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Want to eat like an Olympic athlete? Focus on 3 key nutrients

If you’re a serious athlete yourself, or simply looking to get more fit, here's one simple tip: It’s all about balancing protein, carbs and fat.

I was a competitive gymnast in my younger life, and so when the Olympics come around, I am glued to the screen. I watch our athletes in awe and marvel at their strength, agility, speed, endurance, and sheer determination and grit. They are all downright extraordinary.

I’ve also worked with countless athletes on their nutrition throughout my career (from professional basketball players to gold medal figure skaters!) and can’t help but think about all the healthy food that has supported their intense training, aided in their recovery, and enhanced their astounding performance. If you’re a serious athlete yourself, or simply looking to get more fit, here’s a quick lesson on how to get the job done. Spoiler alert: It’s all about balancing protein, carbs and fat.

Protein

Protein is an important component of every cell in the body and is needed to build and repair muscle. When we work out, we create tiny little tears in our muscles and it’s in repairing them that they get strong — that’s where protein comes in! Protein is also essential for dense, healthy bones and bringing oxygen and other nutrients throughout the body for optimal performance.

Tips to incorporate more protein:

  • Eat a hand-size piece of chicken, fish or meat with meals.
  • Add nuts, seeds and beans to salads.
  • Toss lentils into soups and stews.
  • Add Greek yogurt to smoothies and use it to top baked potatoes.
  • Make oatmeal with cow’s milk or soy milk instead of water.
Gold Medal Smoothie Bowl

High-quality carbs

Carbohydrates provide quick and continuous energy to power athletic performance. Having enough high-quality carbs in your diet will ensure you can exercise aggressively for prolonged periods of time, and that muscle mass is not broken down for energy. High-quality carbs (think vegetables, fruit, whole grains, lentils, beans and peas) also contain fiber, which helps steady blood sugar and keeps you feeling focused and energetic. Speaking of fab fiber, while it’s imperative for athletes, it may sometimes cause digestive troubles (gas and cramping), so start by increasing your fiber intake in small increments and drink plenty of water to help wash it down.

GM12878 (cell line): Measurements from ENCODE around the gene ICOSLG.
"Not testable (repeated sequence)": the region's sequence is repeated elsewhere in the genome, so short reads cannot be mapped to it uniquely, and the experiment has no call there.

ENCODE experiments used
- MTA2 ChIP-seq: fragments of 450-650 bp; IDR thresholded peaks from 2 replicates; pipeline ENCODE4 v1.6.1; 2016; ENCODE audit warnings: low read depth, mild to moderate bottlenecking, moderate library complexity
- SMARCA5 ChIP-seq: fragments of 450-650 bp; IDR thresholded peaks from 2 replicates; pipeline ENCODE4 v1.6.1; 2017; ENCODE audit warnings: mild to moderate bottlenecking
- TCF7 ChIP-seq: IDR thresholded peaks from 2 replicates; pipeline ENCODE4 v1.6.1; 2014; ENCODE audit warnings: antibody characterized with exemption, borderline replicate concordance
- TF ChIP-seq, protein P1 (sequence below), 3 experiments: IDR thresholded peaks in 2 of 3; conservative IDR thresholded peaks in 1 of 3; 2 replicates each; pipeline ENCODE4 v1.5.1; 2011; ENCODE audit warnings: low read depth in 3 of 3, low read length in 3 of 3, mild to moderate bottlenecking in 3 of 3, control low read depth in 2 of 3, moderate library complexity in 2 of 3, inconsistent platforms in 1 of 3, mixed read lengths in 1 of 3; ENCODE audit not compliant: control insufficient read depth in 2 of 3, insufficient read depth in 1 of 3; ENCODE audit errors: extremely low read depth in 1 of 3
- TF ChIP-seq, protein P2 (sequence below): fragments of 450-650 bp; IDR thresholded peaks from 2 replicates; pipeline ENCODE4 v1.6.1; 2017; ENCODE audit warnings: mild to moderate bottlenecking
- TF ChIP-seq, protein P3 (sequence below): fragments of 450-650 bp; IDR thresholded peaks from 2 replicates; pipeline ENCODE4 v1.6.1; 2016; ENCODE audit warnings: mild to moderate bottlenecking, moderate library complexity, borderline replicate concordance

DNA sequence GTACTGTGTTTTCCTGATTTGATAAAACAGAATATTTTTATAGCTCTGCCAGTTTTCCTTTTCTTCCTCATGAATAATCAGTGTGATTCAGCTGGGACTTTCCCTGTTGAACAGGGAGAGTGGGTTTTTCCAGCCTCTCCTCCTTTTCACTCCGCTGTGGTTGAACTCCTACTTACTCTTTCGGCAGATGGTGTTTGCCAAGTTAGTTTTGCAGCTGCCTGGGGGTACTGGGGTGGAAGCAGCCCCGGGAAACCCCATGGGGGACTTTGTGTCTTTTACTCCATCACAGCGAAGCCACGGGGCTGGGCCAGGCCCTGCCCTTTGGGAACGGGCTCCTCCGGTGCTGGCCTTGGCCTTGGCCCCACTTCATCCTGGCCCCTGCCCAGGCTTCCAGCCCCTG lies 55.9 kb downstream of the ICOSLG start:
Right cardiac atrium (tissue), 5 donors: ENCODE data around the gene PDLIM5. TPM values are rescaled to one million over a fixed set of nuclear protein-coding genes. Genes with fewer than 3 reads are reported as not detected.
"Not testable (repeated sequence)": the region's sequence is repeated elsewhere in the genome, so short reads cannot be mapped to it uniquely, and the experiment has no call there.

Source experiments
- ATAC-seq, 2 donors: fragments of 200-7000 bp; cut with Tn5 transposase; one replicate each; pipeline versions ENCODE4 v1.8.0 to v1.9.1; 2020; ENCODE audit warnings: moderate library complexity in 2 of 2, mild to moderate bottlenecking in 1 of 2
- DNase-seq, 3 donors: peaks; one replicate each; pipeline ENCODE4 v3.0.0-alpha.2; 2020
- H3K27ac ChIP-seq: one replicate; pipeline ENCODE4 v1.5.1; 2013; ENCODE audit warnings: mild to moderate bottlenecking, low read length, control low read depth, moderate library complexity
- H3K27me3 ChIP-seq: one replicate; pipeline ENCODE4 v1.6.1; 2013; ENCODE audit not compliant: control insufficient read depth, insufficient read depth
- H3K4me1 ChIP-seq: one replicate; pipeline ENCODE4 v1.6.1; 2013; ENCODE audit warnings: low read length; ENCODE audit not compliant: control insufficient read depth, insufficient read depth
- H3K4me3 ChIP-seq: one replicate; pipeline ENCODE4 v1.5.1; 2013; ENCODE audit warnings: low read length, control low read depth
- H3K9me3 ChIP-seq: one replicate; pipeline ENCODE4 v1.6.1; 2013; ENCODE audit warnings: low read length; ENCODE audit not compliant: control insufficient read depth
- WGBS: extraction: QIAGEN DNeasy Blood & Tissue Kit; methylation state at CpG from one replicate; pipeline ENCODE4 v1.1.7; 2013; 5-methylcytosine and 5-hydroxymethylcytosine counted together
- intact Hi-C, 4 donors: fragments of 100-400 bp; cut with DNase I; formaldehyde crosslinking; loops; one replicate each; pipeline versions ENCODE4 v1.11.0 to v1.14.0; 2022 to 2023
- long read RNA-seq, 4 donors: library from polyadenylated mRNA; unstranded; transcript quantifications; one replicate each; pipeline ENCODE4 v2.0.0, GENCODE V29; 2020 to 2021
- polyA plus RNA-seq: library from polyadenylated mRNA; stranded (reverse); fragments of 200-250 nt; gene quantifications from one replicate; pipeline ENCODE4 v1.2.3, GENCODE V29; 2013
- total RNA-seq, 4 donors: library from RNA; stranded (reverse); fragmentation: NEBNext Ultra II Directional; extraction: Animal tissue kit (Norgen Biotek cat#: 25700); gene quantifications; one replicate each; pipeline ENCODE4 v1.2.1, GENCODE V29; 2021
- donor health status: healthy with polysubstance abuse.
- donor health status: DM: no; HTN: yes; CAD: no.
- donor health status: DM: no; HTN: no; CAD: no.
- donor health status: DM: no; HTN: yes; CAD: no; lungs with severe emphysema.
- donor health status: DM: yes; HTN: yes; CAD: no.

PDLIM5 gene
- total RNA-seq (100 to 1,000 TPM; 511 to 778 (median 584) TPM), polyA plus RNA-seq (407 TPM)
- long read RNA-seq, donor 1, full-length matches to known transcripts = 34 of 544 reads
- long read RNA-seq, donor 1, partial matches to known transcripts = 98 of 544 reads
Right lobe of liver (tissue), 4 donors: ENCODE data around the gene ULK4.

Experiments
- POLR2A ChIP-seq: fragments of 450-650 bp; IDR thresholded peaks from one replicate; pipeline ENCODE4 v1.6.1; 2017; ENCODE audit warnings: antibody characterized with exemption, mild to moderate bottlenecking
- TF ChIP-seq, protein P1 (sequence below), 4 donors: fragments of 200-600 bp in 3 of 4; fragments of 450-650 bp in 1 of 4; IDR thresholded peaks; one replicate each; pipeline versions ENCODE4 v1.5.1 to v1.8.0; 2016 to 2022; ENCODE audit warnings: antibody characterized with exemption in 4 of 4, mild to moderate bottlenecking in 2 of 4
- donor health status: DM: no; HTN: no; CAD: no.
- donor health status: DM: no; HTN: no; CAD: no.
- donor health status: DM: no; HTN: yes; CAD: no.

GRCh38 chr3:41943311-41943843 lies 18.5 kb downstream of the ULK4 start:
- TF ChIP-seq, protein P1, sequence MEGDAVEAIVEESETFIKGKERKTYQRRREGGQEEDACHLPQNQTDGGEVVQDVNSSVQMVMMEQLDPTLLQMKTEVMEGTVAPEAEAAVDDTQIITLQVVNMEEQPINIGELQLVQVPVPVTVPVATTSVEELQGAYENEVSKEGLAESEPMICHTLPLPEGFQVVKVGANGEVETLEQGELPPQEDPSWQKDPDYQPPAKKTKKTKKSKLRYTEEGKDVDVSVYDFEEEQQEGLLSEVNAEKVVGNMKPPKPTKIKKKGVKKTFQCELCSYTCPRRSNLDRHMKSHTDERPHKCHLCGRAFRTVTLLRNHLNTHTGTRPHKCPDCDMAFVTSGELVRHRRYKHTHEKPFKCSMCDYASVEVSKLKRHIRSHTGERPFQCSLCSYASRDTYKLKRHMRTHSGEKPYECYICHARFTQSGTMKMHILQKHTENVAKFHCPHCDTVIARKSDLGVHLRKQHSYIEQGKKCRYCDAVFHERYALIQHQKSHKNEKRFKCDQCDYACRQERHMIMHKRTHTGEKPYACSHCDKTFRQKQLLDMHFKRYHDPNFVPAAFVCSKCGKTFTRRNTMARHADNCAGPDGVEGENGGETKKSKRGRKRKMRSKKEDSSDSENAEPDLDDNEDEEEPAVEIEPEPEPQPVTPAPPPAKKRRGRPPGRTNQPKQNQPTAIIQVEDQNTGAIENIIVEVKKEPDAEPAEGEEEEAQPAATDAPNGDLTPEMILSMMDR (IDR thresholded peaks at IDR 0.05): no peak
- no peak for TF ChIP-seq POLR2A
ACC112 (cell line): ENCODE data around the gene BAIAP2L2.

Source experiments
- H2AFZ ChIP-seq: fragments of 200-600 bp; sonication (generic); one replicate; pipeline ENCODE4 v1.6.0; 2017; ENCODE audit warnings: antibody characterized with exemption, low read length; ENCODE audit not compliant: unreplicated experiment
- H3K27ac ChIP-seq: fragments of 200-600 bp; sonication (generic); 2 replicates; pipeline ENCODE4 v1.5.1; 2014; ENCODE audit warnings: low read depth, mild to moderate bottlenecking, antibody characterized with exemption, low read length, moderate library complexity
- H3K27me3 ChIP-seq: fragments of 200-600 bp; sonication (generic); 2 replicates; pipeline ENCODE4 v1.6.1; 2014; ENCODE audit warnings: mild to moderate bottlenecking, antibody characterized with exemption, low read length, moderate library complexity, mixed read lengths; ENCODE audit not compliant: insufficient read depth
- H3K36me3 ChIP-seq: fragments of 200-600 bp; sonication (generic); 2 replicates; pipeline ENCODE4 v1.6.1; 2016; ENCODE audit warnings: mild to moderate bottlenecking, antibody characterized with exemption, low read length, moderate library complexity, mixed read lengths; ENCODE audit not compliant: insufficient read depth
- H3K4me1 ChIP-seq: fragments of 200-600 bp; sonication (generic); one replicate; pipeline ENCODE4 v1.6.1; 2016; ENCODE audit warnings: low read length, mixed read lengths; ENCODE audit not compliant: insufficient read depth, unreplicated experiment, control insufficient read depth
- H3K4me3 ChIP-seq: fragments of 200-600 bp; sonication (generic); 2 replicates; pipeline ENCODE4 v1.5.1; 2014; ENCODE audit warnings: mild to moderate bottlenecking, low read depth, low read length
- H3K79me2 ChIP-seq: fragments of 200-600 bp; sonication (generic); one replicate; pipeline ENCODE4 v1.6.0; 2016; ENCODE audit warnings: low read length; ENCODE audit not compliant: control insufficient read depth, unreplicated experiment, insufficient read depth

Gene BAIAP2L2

Tips to incorporate high-quality carbs:

  • Enjoy oatmeal with berries.
  • Add vegetable toppings to pizza.
  • Build sandwiches on whole-grain bread and layer on veggies.
  • Snack on popcorn, veggies with hummus or salsa and fresh fruit.
  • Enjoy frozen grapes, sliced peaches, mango and bananas for dessert.

Healthy fats

Make sure to include healthy fats on your plate. They help the body absorb fat-soluble vitamins (A, D, E and K), which are key for sharp vision, a strong immune system, bone health and muscle function. Fat also digests more slowly than carbs so they help keep you feeling full for longer and help prevent spikes in blood sugar, providing more sustained and steady energy.

Tips to incorporate heart-healthy fats:

  • Add avocado to sandwiches or salads.
  • Add nut butter to whole-grain toast, oatmeal or smoothies.
  • Snack on nuts and seeds.
  • Eat fatty fish twice a week.
  • Cook with extra-virgin olive oil.

Hydrate

Our bodies are made up of about 70% water! Water is crucial for muscle contraction, healthy digestion, metabolism, internal temperature regulation and so much more. Staying hydrated also helps us to feel sharp and focused and ease joint pain.

How much sipping should you do? If you’re more of a “sport spectator,” aim to drink 50% of your body weight (in pounds) of water ounces each day. If you engage in moderate to intense activity, aim to drink your full body weight in water ounces each day. Oh, and plain water, sparkling water, coffee, tea, fruit juice and milk all count toward your daily hydration allotment.

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